Reducing homelessness needs bills and bricks

The latest version of the Homelessness Reduction Bill has been published, ahead of a crucial second reading vote that will determine whether England’s homelessness legislation is reformed.

Bob Blackman’s bill would replicate the broad approach of the system recently introduced in Wales. Local authorities would have to help all eligible households – regardless of priority need or intentionality – to assess and prevent or relieve their homelessness. Priority need households who are homeless through no fault of their own would still be entitled to rehousing if these earlier stages proved unsuccessful.

Shelter supports the bill, which has been championed by our colleagues in the single homeless sector. A more inclusive approach and renewed emphasis on prevention are both to be welcomed. But we have always been mindful that it does represent a change in the protections owed to families with a priority need.

We’ll be publishing a full briefing for MPs early next week. We’re pleased that the latest version of the Bill removes a dangerous clause about intentionally that weakened protections for families in priority need. But it’s disappointing that plans to give single people with no-where safe to stay short-term emergency housing have been dropped. This would have provided real protection for people at risk of rough sleeping, but it looked extremely difficult for local authorities to provide amid a lack of emergency accommodation. For similar reasons, measures designed not to put people through the stress of waiting for the bailiffs have been watered down.

We support the bill as one tool to reduce homelessness. But, as the DCLG Select Committee have recommended, it must sit alongside a cross-government strategy to increase access to suitable accommodation in the areas that need it most. Government must also adequately resource local authorities if we are to bring about a meaningful reduction in homelessness.

Tackling the broader causes of homelessness

At Shelter we know only too well that legislation does not exist in a vacuum. In theory England’s safety net for priority need homeless households is world-leading, but few who are have turned to their council for help would feel this way.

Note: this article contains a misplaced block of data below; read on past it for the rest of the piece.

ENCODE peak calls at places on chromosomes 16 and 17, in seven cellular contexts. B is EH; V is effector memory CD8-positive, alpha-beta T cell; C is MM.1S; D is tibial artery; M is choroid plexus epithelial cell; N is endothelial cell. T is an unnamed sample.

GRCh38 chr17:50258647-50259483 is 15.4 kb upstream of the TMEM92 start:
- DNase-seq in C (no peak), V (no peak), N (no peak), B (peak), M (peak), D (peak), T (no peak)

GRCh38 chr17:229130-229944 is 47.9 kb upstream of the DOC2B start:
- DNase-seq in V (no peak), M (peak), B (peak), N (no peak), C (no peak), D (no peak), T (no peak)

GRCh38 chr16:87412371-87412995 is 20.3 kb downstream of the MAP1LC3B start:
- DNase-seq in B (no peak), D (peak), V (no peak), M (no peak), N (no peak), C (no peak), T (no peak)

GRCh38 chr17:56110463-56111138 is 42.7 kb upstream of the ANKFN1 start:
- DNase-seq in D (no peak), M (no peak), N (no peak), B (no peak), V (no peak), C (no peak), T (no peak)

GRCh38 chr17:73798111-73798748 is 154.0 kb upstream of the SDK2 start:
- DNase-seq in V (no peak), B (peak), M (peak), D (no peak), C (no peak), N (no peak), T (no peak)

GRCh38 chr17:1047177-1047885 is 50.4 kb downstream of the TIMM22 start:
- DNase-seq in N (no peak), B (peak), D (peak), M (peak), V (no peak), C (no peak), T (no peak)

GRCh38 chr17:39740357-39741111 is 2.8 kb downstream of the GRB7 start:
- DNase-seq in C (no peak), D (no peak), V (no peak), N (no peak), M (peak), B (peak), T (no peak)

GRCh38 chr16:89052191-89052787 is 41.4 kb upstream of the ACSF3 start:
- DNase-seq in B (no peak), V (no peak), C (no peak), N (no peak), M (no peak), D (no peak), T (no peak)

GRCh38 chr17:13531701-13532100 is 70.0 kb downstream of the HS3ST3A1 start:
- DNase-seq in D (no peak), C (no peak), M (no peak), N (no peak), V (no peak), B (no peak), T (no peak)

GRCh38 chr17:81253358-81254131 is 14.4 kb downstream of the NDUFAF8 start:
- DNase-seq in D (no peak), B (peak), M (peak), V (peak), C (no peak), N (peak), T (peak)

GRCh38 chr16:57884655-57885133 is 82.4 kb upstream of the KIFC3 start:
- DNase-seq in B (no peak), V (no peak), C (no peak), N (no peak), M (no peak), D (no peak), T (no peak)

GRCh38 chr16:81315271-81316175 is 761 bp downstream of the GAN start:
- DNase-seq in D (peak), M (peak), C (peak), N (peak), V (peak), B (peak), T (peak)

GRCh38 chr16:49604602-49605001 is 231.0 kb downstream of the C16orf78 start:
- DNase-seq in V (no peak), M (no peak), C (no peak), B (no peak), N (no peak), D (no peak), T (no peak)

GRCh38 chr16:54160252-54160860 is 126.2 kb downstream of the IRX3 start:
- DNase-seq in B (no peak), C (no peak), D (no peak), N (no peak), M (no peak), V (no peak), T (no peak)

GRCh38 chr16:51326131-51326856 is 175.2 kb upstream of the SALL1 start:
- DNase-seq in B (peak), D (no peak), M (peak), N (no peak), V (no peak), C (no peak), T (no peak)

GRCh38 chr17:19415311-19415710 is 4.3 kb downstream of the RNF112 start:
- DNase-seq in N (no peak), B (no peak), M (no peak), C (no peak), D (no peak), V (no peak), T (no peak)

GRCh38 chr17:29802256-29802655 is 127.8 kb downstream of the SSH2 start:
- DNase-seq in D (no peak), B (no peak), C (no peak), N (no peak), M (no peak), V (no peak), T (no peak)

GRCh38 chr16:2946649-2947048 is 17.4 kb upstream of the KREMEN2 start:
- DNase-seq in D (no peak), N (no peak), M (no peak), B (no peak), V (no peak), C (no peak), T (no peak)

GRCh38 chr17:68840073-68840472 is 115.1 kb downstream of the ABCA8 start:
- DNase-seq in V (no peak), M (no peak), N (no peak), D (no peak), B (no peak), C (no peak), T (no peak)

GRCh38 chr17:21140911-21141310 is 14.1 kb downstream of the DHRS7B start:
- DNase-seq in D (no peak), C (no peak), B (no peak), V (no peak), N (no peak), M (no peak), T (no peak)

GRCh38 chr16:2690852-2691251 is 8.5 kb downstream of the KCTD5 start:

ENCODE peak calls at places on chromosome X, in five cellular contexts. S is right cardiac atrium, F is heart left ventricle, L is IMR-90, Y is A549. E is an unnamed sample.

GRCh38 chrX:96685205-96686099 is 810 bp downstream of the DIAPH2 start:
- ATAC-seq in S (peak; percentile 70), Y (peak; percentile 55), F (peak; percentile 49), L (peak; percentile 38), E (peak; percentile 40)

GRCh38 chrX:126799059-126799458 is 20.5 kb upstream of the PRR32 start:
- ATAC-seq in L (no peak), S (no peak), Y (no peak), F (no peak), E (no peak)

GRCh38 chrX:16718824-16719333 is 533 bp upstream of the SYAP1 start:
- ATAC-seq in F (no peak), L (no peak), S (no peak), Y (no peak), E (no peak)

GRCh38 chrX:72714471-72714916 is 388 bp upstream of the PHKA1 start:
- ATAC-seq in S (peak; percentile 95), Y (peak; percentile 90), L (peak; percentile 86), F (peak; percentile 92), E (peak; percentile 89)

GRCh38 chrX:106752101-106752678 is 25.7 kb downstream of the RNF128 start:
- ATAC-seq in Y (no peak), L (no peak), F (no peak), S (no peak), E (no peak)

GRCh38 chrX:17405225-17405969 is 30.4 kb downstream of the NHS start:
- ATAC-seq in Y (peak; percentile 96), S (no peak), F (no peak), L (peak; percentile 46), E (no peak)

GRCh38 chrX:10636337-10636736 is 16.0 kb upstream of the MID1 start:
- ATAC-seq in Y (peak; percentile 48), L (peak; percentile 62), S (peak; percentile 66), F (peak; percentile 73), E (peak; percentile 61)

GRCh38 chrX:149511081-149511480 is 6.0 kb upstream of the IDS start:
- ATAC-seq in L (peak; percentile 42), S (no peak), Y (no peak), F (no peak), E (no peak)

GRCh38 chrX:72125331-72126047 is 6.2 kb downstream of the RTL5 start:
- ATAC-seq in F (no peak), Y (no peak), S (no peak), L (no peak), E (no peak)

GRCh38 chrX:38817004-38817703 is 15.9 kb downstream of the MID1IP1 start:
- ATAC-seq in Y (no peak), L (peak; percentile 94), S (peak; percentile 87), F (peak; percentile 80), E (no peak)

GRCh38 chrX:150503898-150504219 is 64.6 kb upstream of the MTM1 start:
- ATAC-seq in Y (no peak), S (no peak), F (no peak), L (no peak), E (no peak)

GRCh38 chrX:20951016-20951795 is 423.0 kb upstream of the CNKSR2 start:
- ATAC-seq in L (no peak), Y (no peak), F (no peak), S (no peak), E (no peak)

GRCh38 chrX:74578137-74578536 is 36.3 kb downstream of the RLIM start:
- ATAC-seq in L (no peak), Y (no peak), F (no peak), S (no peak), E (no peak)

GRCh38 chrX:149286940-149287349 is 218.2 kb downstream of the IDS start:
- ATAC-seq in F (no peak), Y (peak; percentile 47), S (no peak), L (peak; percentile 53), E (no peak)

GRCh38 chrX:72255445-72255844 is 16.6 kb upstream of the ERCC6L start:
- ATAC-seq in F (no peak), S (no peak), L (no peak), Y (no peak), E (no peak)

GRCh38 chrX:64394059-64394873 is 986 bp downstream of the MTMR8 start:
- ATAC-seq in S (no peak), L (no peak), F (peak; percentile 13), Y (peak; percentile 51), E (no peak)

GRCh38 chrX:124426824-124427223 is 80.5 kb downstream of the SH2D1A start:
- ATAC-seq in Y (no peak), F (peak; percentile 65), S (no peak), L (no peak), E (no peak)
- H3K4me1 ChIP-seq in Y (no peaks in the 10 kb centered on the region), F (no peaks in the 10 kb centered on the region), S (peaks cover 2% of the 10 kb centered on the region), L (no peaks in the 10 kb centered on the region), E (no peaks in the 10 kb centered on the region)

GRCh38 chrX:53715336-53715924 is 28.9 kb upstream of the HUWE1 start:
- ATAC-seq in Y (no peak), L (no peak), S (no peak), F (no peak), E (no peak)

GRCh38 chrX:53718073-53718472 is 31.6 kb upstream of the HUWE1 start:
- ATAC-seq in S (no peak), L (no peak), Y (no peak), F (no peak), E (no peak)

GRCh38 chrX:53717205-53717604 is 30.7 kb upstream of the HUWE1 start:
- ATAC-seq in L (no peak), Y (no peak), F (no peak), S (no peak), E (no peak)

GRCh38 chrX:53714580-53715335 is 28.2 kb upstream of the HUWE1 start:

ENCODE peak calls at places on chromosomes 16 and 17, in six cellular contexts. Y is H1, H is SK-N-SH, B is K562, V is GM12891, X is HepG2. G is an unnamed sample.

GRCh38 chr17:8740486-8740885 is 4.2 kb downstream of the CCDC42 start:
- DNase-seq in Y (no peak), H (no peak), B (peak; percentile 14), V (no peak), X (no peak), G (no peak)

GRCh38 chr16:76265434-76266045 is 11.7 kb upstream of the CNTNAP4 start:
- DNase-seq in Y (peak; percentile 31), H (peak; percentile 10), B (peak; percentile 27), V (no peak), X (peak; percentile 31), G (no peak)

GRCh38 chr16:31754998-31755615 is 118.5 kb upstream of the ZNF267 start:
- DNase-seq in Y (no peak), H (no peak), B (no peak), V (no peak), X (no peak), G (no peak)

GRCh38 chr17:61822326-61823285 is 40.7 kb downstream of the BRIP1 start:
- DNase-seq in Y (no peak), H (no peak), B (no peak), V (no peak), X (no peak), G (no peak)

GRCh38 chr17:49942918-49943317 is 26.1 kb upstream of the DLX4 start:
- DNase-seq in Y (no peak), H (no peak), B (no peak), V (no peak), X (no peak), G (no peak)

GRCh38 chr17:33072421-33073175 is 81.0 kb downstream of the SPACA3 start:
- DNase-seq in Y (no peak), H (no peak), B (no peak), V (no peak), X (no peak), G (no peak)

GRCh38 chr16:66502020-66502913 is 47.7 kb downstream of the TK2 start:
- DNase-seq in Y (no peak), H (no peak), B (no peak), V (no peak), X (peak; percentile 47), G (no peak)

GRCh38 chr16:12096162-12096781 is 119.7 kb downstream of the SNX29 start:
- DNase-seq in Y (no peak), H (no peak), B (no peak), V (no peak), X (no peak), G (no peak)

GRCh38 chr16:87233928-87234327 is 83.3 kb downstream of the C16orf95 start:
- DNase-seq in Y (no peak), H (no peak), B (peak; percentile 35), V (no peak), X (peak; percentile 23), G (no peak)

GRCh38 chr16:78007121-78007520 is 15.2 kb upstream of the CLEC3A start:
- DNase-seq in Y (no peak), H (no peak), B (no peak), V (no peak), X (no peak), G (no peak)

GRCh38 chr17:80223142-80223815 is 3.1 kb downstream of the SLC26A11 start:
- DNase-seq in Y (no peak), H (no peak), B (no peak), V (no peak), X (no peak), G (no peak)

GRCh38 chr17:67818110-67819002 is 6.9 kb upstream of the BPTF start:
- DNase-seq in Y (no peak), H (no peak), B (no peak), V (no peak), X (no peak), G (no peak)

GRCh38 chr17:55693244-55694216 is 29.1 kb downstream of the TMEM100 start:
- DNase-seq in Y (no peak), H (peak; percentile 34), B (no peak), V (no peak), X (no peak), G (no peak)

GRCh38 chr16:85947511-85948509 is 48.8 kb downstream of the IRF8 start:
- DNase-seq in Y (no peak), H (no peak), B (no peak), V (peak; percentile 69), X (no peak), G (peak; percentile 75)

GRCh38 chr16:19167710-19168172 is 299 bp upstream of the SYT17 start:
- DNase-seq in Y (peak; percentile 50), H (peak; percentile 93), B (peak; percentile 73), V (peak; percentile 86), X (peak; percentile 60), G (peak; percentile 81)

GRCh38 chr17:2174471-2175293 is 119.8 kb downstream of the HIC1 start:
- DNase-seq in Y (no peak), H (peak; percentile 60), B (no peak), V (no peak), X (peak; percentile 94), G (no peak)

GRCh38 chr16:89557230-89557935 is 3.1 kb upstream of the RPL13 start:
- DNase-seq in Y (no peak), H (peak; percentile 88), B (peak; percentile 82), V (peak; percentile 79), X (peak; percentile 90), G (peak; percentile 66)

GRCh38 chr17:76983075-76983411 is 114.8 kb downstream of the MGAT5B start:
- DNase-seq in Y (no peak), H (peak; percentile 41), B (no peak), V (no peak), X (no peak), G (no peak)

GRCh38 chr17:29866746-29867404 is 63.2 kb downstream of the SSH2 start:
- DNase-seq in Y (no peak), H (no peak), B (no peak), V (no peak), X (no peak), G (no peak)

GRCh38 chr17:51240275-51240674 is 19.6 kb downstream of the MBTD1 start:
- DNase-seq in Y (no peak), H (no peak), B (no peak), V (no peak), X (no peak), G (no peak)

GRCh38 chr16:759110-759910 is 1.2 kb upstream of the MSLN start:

We are painfully aware that councils are struggling with ever-growing numbers of people needing a home and a shrinking pool of options available to them. No one would argue this is the right climate to be working in. But this should never translate into a lack of compassion for people needing support.  We continue to hear ever more shocking stories of how councils respond: a colleague this week spoke of a client who was told she could return to the accommodation where she had been kept as a slave.

The bill aims to transform the way in which councils engage with people facing homelessness and aims to create a culture where people’s needs are assessed and councils work with people to resolve their issues early. This is highly laudable.

But the current culture has emerged not due to badly drafted legislation but thanks to a badly broken housing market. Mr Blackman has spoken of the new bill reversing “40 years of rationing”. But rationing is solved by increasing supply, not redesigning the system that dishes out limited resources.

Ministers are yet to decide whether the government backs the bill. If they do then, unlike most private member’s bills, it has a real chance of becoming law and transforming the way councils respond to homeless families. But to genuinely reduce homelessness, the government must also commit to properly resourcing local authorities and more crucially, use the powers in its gift to tackle the chronic lack of genuinely affordable housing.